Re: Re: Arnotts
The banks will find the holdings difficult to sell as length of lease and strength of company on the lease are the only drivers of value in this market. The pre-dominance of vacant offices and retail units let on temporary/short term leases to retailers no one has heard of outside Dublin leaves the banks in a position that they are much better holding out and taking a long view on the entire holding. I agree with Graham on Arnotts being the daddy of Dublin department stores and I agree with KB on Debenhams; Arnotts reminds me a lot of House of Fraser in terms of delivering a wide range of products mostly operated through concessions in a very pleasant fit out; why I prefer Arnotts to HoF is that Arnotts will also allow you to buy a bargain.
When you are that good at retailing why throw it all away to follow the herd in terms of redevelopment taking undue focus. Arnotts were never going to build a better centre than Chartered Land as they didn’t have the track record of Dundrum and simply didn’t have a site capable of delivering 50,000 sq m of retail boxes in MSU format. I hope that a revised proposal comes back for this site that focuses on a leisure element i.e. the best terrace of restaurants and cafes done to date in Dublin that can cater to a more sophisticated crowd than Temple Bar. Above all this site needs to be developed sustainably which will allow the developers to make money as it is a seriously strategic location that when fully let will deliver very healthy ITZA rates per sq m and they can get some height through the use of set backs / graduated internal punctuations on the basis of it being a very deep site. I would look at Goldman Sachs Int offices on Fleet St London and the way they used the former Art Deco Period Daily Telegraph Offices to mask a very high end office scheme in terms of the Indo Building.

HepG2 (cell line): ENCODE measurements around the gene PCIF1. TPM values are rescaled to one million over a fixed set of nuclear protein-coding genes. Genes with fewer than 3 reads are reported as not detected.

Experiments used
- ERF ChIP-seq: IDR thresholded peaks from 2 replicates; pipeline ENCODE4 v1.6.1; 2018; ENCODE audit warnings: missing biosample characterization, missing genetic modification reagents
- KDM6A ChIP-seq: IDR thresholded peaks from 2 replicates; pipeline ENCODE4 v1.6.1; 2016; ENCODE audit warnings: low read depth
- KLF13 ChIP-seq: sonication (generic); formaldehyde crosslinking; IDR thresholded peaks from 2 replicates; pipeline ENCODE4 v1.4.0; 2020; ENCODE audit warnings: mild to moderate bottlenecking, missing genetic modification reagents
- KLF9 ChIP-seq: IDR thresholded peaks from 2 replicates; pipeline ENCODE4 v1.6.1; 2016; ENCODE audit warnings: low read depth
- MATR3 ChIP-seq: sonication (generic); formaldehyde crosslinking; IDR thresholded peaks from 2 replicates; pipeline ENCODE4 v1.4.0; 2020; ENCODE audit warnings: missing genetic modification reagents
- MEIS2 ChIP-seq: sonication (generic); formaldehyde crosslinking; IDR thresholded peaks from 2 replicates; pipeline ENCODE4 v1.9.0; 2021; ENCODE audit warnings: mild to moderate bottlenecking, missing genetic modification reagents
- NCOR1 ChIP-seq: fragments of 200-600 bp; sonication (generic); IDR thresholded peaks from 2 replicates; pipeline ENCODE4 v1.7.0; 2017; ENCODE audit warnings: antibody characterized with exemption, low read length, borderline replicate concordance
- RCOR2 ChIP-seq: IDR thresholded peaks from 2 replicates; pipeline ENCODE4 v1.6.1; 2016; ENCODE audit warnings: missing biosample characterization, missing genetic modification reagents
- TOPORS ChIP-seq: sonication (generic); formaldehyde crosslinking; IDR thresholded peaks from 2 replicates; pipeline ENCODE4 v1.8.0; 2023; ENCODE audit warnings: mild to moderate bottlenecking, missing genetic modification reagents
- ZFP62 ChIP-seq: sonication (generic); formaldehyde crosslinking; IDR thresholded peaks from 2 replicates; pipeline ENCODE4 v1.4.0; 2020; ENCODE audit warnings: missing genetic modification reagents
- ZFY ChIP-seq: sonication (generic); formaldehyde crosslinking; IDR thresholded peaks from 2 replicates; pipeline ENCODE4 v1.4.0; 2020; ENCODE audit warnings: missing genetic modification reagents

Now the City Council have an excuse to stop neglecting Middle Abbey Street